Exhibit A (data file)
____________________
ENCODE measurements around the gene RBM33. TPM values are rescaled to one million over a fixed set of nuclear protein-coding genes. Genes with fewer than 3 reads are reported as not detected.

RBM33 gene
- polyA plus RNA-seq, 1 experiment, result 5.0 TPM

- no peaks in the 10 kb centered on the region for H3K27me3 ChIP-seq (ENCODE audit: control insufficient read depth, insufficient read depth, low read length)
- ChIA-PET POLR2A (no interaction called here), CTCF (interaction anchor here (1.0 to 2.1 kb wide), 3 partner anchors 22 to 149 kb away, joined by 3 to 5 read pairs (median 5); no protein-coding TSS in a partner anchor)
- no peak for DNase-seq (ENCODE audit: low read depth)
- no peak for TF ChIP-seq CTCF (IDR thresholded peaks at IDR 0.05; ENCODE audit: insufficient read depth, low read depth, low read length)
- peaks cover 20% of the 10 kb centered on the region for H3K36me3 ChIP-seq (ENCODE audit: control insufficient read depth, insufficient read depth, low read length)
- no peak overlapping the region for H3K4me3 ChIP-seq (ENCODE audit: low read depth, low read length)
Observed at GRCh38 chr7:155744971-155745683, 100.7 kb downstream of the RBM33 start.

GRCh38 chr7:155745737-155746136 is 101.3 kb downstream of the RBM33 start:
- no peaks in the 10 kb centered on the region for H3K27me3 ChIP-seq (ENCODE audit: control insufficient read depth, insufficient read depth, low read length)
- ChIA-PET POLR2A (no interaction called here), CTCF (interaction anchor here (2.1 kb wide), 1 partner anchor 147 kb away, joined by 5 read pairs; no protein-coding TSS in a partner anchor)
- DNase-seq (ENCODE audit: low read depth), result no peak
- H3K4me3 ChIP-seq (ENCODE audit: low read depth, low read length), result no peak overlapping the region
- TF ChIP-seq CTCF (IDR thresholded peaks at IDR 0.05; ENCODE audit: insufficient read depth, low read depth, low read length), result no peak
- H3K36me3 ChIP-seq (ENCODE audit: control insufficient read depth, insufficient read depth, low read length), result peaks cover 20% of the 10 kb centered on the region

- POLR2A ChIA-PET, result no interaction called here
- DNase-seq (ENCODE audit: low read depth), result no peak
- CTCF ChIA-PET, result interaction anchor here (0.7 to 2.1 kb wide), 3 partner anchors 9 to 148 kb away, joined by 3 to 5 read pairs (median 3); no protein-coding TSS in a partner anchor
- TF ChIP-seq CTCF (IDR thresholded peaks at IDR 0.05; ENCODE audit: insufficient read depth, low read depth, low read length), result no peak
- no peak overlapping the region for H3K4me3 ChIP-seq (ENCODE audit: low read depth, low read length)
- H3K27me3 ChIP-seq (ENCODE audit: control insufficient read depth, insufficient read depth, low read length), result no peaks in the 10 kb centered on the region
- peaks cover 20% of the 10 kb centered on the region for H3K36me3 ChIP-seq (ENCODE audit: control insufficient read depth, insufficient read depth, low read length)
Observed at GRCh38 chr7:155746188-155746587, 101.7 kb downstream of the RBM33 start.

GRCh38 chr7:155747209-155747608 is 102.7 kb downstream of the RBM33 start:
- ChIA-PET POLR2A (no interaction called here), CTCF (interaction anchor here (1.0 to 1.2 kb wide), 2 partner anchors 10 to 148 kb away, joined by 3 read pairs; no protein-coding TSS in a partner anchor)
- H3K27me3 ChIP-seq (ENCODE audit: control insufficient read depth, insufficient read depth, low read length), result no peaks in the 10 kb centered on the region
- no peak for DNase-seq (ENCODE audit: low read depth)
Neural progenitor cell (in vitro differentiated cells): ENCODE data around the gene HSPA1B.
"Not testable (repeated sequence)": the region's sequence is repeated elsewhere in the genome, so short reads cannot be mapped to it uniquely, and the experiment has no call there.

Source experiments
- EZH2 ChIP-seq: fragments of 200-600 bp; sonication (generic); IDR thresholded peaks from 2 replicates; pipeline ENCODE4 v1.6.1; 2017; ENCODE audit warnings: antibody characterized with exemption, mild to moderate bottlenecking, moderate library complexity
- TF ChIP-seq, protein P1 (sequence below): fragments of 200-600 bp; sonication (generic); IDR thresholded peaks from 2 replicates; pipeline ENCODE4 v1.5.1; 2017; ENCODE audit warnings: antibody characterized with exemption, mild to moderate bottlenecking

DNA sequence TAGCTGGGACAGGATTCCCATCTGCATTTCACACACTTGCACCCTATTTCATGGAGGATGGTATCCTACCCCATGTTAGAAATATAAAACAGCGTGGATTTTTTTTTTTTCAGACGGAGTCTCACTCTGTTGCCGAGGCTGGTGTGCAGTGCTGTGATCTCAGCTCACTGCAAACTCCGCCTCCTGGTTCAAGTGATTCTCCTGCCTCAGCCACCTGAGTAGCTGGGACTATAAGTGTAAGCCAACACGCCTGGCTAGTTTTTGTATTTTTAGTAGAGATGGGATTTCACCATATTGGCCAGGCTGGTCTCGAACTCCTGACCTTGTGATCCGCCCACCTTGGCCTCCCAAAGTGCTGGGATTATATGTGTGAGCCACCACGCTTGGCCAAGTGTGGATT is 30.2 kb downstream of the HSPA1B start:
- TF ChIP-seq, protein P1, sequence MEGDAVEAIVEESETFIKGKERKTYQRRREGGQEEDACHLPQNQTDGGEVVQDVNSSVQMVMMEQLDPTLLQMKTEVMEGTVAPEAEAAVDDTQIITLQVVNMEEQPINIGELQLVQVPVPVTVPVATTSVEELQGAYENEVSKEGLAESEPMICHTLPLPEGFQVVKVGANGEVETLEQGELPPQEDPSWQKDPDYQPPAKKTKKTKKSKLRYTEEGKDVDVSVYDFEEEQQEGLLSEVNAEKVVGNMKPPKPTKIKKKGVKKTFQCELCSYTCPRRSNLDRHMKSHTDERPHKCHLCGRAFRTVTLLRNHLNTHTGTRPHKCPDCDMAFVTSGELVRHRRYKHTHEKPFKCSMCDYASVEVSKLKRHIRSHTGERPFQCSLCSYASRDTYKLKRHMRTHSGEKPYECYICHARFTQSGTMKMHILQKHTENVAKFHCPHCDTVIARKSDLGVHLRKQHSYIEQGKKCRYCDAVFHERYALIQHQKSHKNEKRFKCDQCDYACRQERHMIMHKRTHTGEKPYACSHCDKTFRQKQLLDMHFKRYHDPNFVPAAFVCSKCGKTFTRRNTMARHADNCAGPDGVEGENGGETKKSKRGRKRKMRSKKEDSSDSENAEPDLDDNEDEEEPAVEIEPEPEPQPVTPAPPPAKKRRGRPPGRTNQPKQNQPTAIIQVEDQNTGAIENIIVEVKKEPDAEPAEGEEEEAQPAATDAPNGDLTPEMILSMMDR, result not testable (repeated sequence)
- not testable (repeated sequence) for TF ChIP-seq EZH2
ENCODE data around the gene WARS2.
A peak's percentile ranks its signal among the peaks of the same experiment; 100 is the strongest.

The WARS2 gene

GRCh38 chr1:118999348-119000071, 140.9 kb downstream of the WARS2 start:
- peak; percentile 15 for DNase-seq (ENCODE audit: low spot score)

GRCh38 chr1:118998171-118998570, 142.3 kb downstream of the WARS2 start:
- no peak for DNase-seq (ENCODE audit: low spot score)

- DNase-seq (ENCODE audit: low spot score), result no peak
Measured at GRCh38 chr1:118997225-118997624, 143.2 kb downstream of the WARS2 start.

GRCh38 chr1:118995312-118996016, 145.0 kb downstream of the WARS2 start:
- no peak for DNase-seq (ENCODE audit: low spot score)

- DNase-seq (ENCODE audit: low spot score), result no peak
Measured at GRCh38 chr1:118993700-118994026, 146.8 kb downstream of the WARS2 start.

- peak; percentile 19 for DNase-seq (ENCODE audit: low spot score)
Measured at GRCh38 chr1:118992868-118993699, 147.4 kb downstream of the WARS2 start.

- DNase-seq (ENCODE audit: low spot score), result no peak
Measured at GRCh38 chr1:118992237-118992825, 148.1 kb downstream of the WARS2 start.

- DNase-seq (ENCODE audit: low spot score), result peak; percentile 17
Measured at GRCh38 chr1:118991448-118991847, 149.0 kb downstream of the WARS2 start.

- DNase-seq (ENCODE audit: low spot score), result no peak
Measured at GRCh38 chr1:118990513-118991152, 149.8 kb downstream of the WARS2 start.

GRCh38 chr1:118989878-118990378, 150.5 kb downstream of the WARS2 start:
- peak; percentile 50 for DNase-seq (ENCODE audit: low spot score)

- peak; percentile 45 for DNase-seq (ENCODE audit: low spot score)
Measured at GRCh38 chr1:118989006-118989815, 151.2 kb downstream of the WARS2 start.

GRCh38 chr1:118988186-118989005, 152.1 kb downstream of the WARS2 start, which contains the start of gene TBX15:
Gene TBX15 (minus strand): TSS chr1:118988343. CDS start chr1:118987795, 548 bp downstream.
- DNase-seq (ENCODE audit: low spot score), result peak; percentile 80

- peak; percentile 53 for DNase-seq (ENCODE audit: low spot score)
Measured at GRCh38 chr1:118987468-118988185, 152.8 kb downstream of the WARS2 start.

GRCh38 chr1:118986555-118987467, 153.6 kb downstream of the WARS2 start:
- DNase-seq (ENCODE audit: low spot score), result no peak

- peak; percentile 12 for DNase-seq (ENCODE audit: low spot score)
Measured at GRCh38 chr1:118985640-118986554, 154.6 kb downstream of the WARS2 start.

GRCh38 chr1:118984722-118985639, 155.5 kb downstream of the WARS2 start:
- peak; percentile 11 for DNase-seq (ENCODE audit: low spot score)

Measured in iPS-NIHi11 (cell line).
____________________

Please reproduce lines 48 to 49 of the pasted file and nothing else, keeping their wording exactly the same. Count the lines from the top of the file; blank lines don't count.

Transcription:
- no peak for DNase-seq (ENCODE audit: low spot score)

- DNase-seq (ENCODE audit: low spot score), result no peak